A video of a mentally disabled girl being raped goes viral, what was the Government’s reaction? Who marched for that little girl and other victims like her? Government hospitals lack funds, run out of ARVs and other basic medication but the Government pays a $10 million deposit for a private jet for the president. The total cost of which will be R2 Billion. They only cancel this little purchase when pressurised to do so.
Citizens fear being victimised by the police, the very people meant to protect them. There is no regard for the law, by anyone. The most basic of road laws, to stop at a red light, is obeyed by a handful of the population. Drinking and driving? Speeding?
The generally shared attitude is to just bribe their way out of it. What is most infuriating is the people who commit these crimes curse the ANC for the crime, without acknowledging that their contribution. They, too, are criminals. It may be not be murder or rape but the law is the law and people who break the law are criminals. Perhaps if these basic laws were respected, the respect of all laws would not seem to be such a foreign notion and an impossible goal
The majority of South Africans are deprived of their right to decent healthcare, housing, education and most importantly, Dignity.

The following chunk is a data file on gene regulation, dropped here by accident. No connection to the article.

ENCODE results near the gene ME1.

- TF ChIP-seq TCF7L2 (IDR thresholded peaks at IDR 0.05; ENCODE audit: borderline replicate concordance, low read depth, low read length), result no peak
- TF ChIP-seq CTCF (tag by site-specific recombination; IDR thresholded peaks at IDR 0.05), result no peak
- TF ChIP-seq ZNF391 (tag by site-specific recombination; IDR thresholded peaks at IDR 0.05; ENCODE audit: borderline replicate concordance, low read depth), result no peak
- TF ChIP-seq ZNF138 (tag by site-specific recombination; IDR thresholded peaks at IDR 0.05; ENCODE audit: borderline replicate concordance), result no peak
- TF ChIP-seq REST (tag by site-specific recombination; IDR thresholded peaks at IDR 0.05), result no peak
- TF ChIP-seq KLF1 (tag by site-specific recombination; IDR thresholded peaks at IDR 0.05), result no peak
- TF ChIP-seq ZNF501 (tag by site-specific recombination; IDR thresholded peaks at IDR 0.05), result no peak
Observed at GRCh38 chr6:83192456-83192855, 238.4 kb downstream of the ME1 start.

Is Apartheid to blame for all of this? Are South Africans so incapable and weak that we are unable to grow and change after 18 years? Are we so pathetic that we tolerate failure by Government because of the problems they inherited 18 years ago?
What new government inherits a problem free society? Who do they blame for their failures or do their citizens hold them responsible? How much longer should we allow the ANC Government to keep Apartheid alive and to give it power?
Perhaps I am wrong, perhaps it is better to just accept defeat and realise that Apartheid is an all powerful force that will never be beaten, that there is no good to beat this evil. To just accept what the ANC is really telling South Africa and the world, that Apartheid is, even today, more powerful than they are and they will forever be defeated by it.
That Apartheid makes them fail, not achieve in spite of it.